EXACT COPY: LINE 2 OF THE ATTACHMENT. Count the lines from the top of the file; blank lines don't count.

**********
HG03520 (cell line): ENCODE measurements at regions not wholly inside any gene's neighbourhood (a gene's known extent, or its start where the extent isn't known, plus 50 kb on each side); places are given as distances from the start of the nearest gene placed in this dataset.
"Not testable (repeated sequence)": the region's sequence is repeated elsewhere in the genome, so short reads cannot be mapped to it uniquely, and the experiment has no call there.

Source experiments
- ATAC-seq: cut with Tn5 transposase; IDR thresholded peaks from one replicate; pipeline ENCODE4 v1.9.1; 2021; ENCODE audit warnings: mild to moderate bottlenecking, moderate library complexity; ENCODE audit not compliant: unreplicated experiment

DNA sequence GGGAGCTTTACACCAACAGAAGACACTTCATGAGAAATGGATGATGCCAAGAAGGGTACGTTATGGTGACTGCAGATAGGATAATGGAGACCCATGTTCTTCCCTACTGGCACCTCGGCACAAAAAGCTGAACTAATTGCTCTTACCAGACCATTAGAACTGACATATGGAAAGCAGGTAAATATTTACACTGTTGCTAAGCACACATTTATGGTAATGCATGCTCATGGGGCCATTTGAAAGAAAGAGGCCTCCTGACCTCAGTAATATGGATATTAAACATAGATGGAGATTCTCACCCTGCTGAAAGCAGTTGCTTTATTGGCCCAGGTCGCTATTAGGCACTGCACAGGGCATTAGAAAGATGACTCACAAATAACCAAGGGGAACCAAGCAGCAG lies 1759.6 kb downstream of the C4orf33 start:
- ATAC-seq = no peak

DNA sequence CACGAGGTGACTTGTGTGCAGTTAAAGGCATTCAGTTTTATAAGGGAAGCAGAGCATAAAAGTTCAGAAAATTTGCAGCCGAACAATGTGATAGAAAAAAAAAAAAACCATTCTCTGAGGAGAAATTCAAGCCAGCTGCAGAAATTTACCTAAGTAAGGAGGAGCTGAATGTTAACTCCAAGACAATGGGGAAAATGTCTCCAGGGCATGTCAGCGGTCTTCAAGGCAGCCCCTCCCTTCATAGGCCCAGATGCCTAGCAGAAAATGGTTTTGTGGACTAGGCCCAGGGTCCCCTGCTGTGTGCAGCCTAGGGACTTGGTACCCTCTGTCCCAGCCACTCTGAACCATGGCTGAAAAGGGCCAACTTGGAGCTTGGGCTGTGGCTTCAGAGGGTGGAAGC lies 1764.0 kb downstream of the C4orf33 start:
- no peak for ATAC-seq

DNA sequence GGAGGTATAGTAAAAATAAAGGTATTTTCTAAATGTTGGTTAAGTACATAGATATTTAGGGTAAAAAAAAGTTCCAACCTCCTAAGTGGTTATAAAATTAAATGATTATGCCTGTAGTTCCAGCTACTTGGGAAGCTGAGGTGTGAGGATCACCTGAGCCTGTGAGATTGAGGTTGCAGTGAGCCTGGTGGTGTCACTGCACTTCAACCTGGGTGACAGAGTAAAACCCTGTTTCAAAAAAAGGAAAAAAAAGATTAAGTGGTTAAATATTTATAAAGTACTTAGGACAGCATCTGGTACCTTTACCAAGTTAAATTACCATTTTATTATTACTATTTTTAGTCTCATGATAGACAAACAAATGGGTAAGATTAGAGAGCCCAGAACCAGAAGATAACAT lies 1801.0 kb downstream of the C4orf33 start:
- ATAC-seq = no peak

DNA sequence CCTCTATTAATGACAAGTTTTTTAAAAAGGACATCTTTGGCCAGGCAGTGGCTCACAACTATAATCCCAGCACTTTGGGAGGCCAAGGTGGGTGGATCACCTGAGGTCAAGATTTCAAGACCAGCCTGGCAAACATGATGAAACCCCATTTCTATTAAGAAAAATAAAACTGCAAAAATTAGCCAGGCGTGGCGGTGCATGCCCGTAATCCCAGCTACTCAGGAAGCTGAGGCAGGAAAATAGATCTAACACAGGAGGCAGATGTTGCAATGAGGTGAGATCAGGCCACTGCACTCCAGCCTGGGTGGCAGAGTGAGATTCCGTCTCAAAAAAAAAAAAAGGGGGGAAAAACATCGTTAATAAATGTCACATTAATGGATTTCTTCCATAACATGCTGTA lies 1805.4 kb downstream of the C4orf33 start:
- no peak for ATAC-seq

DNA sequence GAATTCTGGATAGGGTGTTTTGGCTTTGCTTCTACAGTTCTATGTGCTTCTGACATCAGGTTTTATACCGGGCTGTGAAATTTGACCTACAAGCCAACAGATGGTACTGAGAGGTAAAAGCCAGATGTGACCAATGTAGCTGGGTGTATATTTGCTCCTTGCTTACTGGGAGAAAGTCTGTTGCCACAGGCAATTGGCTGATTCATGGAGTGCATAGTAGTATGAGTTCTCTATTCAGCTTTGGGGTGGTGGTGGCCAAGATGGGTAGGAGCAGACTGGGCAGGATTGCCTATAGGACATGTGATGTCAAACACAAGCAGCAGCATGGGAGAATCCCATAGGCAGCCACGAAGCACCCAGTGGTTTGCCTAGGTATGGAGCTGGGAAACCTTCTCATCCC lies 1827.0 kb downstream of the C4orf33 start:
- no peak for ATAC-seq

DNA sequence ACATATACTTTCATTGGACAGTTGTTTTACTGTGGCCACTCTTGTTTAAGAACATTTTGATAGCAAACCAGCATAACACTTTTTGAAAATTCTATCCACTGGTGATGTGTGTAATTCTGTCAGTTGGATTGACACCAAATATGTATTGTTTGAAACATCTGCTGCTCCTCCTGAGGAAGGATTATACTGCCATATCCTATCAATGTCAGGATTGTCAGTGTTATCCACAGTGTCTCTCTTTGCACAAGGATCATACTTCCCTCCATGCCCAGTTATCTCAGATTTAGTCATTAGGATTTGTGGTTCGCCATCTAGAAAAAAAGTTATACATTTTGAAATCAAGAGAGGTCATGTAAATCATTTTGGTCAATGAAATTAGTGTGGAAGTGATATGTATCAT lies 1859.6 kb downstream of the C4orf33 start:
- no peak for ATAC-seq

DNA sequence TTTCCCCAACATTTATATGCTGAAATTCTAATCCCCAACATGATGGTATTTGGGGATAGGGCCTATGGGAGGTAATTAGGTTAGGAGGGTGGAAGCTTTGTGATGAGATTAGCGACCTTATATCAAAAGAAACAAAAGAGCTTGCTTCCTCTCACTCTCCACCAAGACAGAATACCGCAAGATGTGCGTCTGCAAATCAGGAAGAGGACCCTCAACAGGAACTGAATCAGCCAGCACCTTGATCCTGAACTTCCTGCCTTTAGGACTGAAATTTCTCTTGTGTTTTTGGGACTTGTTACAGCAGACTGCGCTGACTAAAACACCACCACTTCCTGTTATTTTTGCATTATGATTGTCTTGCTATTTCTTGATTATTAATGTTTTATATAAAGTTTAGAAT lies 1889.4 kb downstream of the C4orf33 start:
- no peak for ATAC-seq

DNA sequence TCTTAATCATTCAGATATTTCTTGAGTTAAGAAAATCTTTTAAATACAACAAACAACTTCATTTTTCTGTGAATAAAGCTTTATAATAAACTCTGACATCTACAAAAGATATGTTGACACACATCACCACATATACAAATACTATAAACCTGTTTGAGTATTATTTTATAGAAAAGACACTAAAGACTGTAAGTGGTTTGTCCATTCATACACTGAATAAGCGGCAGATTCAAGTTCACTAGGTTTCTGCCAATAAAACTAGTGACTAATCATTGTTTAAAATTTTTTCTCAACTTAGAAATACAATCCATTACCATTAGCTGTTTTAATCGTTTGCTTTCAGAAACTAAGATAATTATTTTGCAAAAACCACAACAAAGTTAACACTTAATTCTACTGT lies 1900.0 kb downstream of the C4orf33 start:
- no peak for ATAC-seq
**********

"Not testable (repeated sequence)": the region's sequence is repeated elsewhere in the genome, so short reads cannot be mapped to it uniquely, and the experiment has no call there.